Imam Khomeini’s impact on Islamic Revolution of Iran & Muslim World

Exclusive Interview: Iran’s Ambassador to Pakistan Ambassador Mehdi Honardoost sat down with GVS Editors to reflect on Imam Khomeini’s vision of Islam on the eve of Imam's 30th death anniversary. The ambassador gives an overview of US-Iran tensions now almost 40 years old and growing fault lines across the Middle East.


GVS Magazine Desk |

Sayyid Ruhollah Mūsavi Khomeini (4 Sept 1902 – 3 June 1989), known to the world as Ayatollah Khomeini, was the founder of the Islamic Republic of Iran and the leader of the 1979 Iranian Revolution that overthrew the last Shah of Iran, Mohammad Reza Pahlavi, who was supported by the United States. This brought a symbolic end to 2,500 years of Persian Sassanid monarchy and turned Iran into a republic and sent shock waves across the region ruled my dynastic monarchs – a conflict that continues to this day.

Following the revolution, Khomeini became the country’s Supreme Leader, a position created in the constitution of the Islamic Republic as the highest-ranking political and religious authority of the nation, which he held until his death. He was succeeded by Ali Khamenei on 4 June 1989 who continues to be seen as the most influential figure in Iranian state. Khomeini was a “marja” – meaning source of emulation – according to traditions of Twelver Shia Islam.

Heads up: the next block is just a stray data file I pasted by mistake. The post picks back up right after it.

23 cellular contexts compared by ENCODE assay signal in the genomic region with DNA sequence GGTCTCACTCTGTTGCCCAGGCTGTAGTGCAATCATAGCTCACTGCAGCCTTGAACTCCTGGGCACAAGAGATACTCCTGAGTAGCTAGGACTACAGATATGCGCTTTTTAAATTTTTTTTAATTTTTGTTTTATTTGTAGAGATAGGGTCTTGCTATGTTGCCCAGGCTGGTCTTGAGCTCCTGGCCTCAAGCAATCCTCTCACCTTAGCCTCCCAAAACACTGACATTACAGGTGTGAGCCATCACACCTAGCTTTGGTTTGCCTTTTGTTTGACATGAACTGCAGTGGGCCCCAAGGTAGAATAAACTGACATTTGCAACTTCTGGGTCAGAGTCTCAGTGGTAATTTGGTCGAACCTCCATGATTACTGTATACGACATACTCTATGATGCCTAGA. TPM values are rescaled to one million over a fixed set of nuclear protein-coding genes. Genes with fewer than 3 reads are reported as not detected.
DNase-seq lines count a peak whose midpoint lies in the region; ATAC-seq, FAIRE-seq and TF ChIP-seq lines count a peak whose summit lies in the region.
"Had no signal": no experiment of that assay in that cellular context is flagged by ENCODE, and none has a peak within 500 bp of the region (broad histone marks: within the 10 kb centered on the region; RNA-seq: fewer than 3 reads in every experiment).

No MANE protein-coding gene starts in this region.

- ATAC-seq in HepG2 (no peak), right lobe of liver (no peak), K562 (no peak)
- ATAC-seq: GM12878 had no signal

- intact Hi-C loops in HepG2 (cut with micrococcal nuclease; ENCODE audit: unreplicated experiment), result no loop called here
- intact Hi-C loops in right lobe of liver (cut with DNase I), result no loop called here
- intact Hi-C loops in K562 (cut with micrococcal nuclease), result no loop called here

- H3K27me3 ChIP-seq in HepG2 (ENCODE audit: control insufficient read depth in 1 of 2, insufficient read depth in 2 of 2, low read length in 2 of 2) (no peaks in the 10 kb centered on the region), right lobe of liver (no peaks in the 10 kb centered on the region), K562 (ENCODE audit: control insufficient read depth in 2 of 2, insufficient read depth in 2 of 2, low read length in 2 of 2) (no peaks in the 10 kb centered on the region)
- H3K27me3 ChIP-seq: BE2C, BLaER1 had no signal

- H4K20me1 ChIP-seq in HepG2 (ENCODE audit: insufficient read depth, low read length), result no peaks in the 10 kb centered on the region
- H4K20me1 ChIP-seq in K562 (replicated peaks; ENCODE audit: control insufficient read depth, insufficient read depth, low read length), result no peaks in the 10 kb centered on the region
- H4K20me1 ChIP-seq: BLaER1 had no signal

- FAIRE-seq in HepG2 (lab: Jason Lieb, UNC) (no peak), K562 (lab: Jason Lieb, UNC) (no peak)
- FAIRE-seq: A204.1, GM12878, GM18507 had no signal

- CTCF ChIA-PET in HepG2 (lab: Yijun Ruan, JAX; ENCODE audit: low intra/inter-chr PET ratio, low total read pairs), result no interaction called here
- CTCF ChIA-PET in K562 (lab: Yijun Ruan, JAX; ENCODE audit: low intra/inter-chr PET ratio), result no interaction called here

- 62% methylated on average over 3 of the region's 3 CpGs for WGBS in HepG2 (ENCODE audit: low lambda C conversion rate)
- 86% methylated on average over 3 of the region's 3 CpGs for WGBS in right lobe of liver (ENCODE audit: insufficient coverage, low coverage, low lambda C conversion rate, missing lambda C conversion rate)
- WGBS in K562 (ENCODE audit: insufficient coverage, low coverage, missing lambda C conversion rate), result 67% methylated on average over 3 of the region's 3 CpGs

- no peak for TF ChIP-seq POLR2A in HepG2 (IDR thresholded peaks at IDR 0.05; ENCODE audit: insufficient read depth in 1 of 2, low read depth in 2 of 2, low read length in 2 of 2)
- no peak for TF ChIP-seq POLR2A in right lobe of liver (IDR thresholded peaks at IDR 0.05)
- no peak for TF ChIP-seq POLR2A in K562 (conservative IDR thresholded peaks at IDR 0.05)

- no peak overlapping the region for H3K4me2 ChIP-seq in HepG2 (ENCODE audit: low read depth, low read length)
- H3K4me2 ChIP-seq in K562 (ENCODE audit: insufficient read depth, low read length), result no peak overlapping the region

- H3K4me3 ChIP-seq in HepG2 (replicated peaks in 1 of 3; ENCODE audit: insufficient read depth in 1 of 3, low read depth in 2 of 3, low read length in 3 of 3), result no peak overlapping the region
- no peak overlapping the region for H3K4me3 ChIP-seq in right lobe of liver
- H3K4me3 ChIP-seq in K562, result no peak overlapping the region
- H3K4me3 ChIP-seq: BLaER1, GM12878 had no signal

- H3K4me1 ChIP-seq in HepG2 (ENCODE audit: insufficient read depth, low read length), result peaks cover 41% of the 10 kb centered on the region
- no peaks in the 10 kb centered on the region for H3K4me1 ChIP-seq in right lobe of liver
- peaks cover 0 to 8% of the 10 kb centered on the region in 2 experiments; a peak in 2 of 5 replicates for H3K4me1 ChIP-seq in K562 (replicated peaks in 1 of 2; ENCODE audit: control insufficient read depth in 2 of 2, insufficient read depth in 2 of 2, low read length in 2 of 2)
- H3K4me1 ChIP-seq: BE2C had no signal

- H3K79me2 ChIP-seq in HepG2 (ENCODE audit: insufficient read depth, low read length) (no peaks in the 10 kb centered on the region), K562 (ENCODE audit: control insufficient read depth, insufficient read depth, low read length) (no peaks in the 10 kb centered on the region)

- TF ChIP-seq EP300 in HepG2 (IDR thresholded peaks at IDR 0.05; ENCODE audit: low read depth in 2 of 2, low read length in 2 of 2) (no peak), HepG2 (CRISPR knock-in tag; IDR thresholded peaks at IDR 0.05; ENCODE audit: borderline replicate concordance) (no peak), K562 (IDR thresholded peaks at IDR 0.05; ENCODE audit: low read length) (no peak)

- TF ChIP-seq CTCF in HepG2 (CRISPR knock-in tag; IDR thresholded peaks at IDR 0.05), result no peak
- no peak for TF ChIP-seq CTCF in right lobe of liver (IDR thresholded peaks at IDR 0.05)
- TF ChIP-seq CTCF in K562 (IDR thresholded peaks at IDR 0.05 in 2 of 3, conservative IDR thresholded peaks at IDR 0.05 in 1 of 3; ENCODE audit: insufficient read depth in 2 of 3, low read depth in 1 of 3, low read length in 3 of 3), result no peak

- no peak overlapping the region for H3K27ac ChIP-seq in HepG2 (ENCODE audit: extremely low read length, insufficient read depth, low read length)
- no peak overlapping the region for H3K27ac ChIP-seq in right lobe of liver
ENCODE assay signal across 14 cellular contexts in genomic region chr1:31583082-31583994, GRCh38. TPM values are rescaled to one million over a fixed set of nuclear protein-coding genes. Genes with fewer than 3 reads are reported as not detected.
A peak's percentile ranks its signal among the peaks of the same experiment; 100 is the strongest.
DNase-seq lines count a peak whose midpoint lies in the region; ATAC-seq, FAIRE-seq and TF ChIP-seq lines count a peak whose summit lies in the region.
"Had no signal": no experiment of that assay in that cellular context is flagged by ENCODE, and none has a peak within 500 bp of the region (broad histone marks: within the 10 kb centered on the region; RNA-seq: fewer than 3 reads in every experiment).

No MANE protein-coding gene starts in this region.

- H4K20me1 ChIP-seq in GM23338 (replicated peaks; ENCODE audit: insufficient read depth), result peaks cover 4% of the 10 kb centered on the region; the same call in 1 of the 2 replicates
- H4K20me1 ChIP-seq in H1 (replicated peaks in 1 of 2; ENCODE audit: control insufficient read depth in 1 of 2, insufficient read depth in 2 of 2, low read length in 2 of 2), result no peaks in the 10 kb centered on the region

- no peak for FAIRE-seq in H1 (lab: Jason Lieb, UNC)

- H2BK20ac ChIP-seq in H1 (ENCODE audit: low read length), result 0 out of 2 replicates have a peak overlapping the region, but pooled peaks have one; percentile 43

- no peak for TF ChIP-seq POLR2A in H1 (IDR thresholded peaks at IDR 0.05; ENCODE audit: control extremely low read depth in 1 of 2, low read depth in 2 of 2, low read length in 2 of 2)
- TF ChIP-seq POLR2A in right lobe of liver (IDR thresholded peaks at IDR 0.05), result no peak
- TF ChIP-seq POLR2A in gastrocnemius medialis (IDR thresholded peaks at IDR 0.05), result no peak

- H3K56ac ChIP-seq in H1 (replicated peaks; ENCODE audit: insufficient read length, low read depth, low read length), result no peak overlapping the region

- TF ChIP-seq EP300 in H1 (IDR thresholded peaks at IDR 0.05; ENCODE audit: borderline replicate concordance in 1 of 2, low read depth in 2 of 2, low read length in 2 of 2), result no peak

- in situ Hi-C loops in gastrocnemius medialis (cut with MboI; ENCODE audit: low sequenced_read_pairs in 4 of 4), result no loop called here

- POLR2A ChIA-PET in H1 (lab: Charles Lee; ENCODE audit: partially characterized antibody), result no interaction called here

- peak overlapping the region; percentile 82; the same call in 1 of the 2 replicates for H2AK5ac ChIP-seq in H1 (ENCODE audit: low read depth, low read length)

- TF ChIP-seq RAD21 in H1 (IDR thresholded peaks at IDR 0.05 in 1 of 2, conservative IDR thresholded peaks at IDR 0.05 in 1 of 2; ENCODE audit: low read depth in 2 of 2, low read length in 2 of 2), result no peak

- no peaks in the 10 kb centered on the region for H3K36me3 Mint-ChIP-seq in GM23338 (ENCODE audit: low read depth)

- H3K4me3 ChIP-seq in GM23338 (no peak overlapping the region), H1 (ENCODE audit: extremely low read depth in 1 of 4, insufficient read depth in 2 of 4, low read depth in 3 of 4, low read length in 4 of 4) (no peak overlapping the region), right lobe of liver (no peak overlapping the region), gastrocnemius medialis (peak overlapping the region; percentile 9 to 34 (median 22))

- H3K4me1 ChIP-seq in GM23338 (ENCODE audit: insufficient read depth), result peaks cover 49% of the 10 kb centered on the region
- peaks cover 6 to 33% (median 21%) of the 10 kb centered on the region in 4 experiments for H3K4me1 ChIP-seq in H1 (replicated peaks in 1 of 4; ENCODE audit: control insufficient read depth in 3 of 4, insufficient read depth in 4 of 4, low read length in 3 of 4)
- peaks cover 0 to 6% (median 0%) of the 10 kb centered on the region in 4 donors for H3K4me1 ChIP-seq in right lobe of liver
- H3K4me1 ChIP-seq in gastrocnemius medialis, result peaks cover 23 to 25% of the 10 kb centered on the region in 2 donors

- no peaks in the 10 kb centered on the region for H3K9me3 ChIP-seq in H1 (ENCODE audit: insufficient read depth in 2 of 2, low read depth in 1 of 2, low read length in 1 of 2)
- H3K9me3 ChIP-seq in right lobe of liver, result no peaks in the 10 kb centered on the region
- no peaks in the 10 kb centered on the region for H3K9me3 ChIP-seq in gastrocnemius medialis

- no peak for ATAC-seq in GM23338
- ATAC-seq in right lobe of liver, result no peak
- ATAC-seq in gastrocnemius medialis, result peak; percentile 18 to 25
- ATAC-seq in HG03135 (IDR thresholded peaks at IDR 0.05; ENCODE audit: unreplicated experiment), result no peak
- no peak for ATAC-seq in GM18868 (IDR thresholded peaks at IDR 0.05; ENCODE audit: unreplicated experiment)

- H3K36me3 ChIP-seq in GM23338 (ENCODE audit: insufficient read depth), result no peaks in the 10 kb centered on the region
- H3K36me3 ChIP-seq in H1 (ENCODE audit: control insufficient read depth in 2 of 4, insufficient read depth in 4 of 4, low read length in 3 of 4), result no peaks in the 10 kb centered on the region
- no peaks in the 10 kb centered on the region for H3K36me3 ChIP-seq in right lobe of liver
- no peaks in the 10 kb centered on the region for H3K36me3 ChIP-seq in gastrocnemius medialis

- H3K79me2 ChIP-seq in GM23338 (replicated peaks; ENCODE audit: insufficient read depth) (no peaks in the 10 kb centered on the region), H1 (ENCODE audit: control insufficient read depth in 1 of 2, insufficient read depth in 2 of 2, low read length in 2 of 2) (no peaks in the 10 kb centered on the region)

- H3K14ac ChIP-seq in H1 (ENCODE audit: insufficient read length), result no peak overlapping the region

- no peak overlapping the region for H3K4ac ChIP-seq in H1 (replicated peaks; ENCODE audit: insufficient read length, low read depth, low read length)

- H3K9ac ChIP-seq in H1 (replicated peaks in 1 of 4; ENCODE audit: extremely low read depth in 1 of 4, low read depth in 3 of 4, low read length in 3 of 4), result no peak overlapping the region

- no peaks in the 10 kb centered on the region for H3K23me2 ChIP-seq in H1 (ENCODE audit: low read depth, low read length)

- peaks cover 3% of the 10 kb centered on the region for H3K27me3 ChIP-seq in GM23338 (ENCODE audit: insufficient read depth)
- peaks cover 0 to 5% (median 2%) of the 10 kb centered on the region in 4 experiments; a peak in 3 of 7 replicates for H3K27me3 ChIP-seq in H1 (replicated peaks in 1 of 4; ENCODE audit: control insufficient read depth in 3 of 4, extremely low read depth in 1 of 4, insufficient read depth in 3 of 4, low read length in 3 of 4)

He was thus a “Mujtahid” or faqi, an expert in Islamic Sharia, and author of more than 40 books on issues of religion and ethics but he is principally known to the world as inspiration for the 1979 revolution. In his writings, he preached and expanded the theory of “Welayat-el Faqih” the “Guardianship of the Islamic Jurist”. This principle became part of the new Iranian constitution after being put to a referendum.